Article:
The black pellets are the charcoal, and the green powder is the copper carbonate. The white powder is “tin oxide”, a purified powdered form of the tin ore “cassitterite”, also available at the pottery supply store. You can smelt it separately to make tin, or you can mix a little bit — maybe one part in six — with copper ore to make bronze. (Bronze consists of lots of copper with a little tin. If you mix them the other way around, with lots of tin with a little copper, you make pewter.) In a clay pot with a plugged hole, mix the ore powders in the desired proportions. You can either stir the charcoal in to the powder or pour a layer on top of the powder. I suspect the latter does a better job with less charcoal, but I don't really know. For a first attempt, I would add about half as many spoonfuls of charcoal as you have ore powder — if you find lots of leftover charcoal, you can use less next time. With the ore powder and the charcoal in the pot, place one saucer on top as a lid, and another underneath as a spill catcher. You can try to seal the cracks with clay to make it airtight, but I haven't found that to be necessary, as long as you have plenty of charcoal inside. And anyway, I have no end of trouble trying to make an airtight clay seal that doesn't crack when it dries. You also have to allow some way for the ores to exhale their non-metallic part (i.e. for the “carbonate” portion to escape as carbon dioxide gas). All in all, I think it is best not to worry about sealing the pots, unless you get really good at smelting and pottery and you want to produce very clean ores as efficiently as possible. I just placed the lids squarely on top of the pots, and it worked fine.
With the powder and charcoal inside and the lid on top, place the crucible into the kiln and fire the kiln to 1950-2000°F. My kiln took about an hour to reach the intended temperature, and I usually baked the materials for another hour or two after that. If I opened the lid of the kiln a crack and listened closely, I sometimes noticed a bubbling sound near the end of the process. The was presumably the sound of the ores “exhaling” the non-metallic vapors, and the cessation of the bubbling noise seemed to be a pretty good indication that the smelting was done. I suspect that it only occurs with the carbonate ore, but I never did a thorough series of experiments to establish the nature of the bubbling for certain.
After waiting for everything to cool, break the pot if necessary, dispose of the leftover charcoal, and you will usually find small dots and globs of metal adhering to the walls, plus a few larger globs of metal on the bottom. Sometimes a large puddle will have gathered at the bottom of the pot, but not always. The following picture shows a sampling of metal that I have smelted from ore powder with aquarium charcoal in clay pots. From left to right, they are bronze, copper, and tin. I used a barbeque grill brush to clean the larger bits of copper and bronze, but the tin came out already bright and shiny, for some reason.
In modern chemical terms, here's a summary of what's going on: Extreme heat causes metals to combine with oxygen in the air to form the calx. To a chemist, a calx is an “oxide”. Natural weathering either causes the same thing, i.e. the combination with oxygen to form an oxide, or it causes the metal to combine with carbon dioxide in the air to form a “carbonate”. The natural patina that forms on copper and bronze is copper carbonate. Nearly all metal ores are oxides, carbonates, or sulfides (the combination of metal with sulfur). In extreme heat and fresh air, i.e. in a kiln or furnace with plenty of ventilation, metals all turn into oxides, and calces all remain or turn into oxides. In the case of carbonates, the heat drives off the carbon dioxide and substitutes oxygen, and in the case of sulfides, the heat drives off the sulfur and substitutes oxygen. In all cases, extreme heat and fresh air will leave you with an oxide. (You can try this yourself with the green copper carbonate — put some in a clay dish in a kiln, and it will turn into the black copper oxide.) The way to prevent or reverse the formation of the oxide and leave only metal is to cut off all fresh air, and supply the ore with carbon (charcoal) instead. The carbon will act like an “oxygen sponge” as it burns up and turns into carbon dioxide. In so doing, it will not only use up any fresh air that leaks in by burning, but it will also extract the oxygen from the ore, in effect “breathing out” the oxygen from the ore as it burns into carbon dioxide, and leaving pure metal behind.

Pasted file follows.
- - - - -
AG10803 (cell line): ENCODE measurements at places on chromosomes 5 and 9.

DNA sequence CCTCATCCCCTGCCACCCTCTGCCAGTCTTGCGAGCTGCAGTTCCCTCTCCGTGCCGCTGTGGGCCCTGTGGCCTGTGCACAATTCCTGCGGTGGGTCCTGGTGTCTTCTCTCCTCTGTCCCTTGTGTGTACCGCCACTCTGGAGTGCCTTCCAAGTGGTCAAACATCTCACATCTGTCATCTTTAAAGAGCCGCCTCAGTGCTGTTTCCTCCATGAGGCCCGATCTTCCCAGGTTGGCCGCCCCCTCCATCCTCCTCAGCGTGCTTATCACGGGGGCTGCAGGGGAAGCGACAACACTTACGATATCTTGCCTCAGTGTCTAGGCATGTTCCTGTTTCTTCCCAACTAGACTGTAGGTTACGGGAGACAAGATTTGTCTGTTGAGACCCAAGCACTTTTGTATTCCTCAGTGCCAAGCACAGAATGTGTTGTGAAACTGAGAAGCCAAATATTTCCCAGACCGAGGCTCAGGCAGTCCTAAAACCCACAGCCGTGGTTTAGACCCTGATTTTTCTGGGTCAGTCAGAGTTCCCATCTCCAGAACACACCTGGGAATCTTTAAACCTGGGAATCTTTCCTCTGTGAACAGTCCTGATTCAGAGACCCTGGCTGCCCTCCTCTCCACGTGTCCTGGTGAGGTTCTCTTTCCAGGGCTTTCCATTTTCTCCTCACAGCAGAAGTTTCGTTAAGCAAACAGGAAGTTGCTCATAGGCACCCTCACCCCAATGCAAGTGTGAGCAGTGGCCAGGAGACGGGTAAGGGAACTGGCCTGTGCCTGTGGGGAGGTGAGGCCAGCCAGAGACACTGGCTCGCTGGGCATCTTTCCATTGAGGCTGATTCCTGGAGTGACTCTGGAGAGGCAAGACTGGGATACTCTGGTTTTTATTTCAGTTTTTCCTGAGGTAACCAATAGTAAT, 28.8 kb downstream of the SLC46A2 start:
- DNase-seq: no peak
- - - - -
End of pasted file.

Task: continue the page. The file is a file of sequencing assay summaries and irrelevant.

I tried re-melting my metals into molds to make pretty shapes out of them, but without much success. The problem is that you need to melt them without turning them back into calx. Again, you need to simulate the conditions of a fire by enclosing the metal and mold in a container, and smothering them with charcoal. Apparently, however, making an airtight seal becomes a much greater necessity this time, because my attempts produced more or less calcined metal, especially on the upper side, which was not protected by the walls of the mold, even though it was covered with charcoal. These two lumps of metal represent my attempts to mold a copper univalve seashell, and a bronze clamshell (notice the black copper calx around what was the upper end of the seashell):
If you wish to try, I suggest the following procedure: Make a mold by mixing equal parts Plaster of Paris (available at any home supply store) and silica (available at the pottery supply store), adding this powder to water until you make a paste, then using the paste to fill a small homemade ceramic bowl or a paper ketchup cup. While the plaster is still wet, press a shell (or whatever) into the plaster and leave it there. After the plaster dries, you should be able to gently nudge, twist, and wiggle the mold-forming object (known as the “pattern”) free without damaging the mold. If you used a paper ketchup cup as your mold container (or “flask”), peel it from the dried plaster so that it doesn't burn in the kiln. Now fill the mold with your nuggets of smelted metal, place it in a clay pot, smother it with charcoal, place it in the kiln with a lid on top and a tray underneath, and fire the kiln hot enough to melt the metal (around 2000°F for copper, a little less for bronze, 1000°F should be plenty for tin). After it cools, you should be able to crumble the plaster fairly easily, and with luck you'll be left with a metal casting in the shape of your pattern.
(You may find some interesting additional ideas on the subject of melting and casting metals, including backyard melting furnaces, at www.backyardmetalcasting.com.)